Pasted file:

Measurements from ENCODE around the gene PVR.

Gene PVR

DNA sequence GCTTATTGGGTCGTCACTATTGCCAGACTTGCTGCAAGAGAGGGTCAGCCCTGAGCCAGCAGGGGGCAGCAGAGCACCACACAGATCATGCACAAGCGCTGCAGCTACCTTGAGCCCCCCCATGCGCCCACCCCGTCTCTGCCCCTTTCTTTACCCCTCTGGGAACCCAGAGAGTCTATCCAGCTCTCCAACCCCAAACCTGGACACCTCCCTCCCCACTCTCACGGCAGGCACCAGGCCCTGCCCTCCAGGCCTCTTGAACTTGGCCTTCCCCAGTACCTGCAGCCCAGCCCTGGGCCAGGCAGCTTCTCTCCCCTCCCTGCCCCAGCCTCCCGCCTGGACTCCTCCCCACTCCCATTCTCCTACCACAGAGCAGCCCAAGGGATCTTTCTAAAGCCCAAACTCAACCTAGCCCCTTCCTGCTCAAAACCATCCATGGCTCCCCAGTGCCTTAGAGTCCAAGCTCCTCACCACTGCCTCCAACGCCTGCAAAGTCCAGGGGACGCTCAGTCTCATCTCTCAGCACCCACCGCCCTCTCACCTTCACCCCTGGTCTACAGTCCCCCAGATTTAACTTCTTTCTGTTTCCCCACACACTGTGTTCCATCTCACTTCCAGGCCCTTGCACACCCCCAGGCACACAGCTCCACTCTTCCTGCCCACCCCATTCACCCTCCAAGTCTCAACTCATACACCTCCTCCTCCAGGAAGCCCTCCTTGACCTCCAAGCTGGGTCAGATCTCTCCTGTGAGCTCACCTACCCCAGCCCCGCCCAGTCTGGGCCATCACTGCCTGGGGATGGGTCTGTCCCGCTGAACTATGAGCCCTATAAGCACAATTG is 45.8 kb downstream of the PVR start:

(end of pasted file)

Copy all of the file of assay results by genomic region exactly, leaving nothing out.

Measurements from ENCODE around the gene PVR.

Gene PVR

DNA sequence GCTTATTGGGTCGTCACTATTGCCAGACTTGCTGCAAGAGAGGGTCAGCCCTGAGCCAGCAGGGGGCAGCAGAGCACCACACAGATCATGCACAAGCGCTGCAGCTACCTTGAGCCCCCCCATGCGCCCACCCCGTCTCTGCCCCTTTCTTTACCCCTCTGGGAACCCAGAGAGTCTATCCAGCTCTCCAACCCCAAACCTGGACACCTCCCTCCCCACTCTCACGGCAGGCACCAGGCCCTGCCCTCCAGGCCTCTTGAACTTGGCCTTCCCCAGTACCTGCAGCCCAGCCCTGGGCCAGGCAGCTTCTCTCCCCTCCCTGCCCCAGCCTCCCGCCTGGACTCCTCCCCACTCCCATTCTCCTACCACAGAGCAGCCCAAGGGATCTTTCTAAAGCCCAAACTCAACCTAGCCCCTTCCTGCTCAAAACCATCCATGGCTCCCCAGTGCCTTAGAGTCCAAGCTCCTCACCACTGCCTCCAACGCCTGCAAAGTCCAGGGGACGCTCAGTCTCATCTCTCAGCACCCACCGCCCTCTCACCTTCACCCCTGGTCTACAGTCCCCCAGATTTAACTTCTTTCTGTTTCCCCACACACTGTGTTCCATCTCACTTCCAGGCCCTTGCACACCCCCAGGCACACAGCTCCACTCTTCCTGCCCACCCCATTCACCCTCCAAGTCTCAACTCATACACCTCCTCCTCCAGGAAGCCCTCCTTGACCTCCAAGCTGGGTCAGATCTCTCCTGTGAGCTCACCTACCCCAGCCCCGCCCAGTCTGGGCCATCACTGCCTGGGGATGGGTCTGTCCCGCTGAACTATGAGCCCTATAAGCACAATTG is 45.8 kb downstream of the PVR start: